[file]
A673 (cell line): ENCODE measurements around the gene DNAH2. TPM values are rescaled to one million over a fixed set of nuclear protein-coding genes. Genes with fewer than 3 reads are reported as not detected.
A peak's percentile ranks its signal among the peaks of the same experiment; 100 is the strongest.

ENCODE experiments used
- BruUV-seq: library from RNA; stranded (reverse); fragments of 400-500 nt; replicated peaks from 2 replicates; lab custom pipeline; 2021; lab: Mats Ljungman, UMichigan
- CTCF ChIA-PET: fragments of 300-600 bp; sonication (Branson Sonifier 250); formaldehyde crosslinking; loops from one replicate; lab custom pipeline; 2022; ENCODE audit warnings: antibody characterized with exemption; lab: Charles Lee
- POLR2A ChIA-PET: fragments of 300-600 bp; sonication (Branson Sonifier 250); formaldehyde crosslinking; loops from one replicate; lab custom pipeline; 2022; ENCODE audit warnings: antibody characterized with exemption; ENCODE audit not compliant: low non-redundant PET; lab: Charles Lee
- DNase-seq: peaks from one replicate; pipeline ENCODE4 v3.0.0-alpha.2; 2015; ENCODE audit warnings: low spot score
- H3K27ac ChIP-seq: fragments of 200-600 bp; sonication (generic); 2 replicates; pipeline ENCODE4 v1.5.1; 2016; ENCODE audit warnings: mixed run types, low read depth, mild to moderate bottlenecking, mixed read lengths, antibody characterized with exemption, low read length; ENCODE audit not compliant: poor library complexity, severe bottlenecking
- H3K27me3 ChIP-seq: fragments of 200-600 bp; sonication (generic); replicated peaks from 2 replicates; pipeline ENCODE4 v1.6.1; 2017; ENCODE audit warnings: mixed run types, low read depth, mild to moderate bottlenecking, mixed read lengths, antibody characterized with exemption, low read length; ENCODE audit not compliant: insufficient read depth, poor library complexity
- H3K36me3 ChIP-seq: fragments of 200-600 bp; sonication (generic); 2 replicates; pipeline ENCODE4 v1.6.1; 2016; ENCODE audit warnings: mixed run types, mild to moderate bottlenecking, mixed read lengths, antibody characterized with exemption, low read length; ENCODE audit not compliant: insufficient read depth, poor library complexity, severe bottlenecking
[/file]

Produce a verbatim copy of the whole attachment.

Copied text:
A673 (cell line): ENCODE measurements around the gene DNAH2. TPM values are rescaled to one million over a fixed set of nuclear protein-coding genes. Genes with fewer than 3 reads are reported as not detected.
A peak's percentile ranks its signal among the peaks of the same experiment; 100 is the strongest.

ENCODE experiments used
- BruUV-seq: library from RNA; stranded (reverse); fragments of 400-500 nt; replicated peaks from 2 replicates; lab custom pipeline; 2021; lab: Mats Ljungman, UMichigan
- CTCF ChIA-PET: fragments of 300-600 bp; sonication (Branson Sonifier 250); formaldehyde crosslinking; loops from one replicate; lab custom pipeline; 2022; ENCODE audit warnings: antibody characterized with exemption; lab: Charles Lee
- POLR2A ChIA-PET: fragments of 300-600 bp; sonication (Branson Sonifier 250); formaldehyde crosslinking; loops from one replicate; lab custom pipeline; 2022; ENCODE audit warnings: antibody characterized with exemption; ENCODE audit not compliant: low non-redundant PET; lab: Charles Lee
- DNase-seq: peaks from one replicate; pipeline ENCODE4 v3.0.0-alpha.2; 2015; ENCODE audit warnings: low spot score
- H3K27ac ChIP-seq: fragments of 200-600 bp; sonication (generic); 2 replicates; pipeline ENCODE4 v1.5.1; 2016; ENCODE audit warnings: mixed run types, low read depth, mild to moderate bottlenecking, mixed read lengths, antibody characterized with exemption, low read length; ENCODE audit not compliant: poor library complexity, severe bottlenecking
- H3K27me3 ChIP-seq: fragments of 200-600 bp; sonication (generic); replicated peaks from 2 replicates; pipeline ENCODE4 v1.6.1; 2017; ENCODE audit warnings: mixed run types, low read depth, mild to moderate bottlenecking, mixed read lengths, antibody characterized with exemption, low read length; ENCODE audit not compliant: insufficient read depth, poor library complexity
- H3K36me3 ChIP-seq: fragments of 200-600 bp; sonication (generic); 2 replicates; pipeline ENCODE4 v1.6.1; 2016; ENCODE audit warnings: mixed run types, mild to moderate bottlenecking, mixed read lengths, antibody characterized with exemption, low read length; ENCODE audit not compliant: insufficient read depth, poor library complexity, severe bottlenecking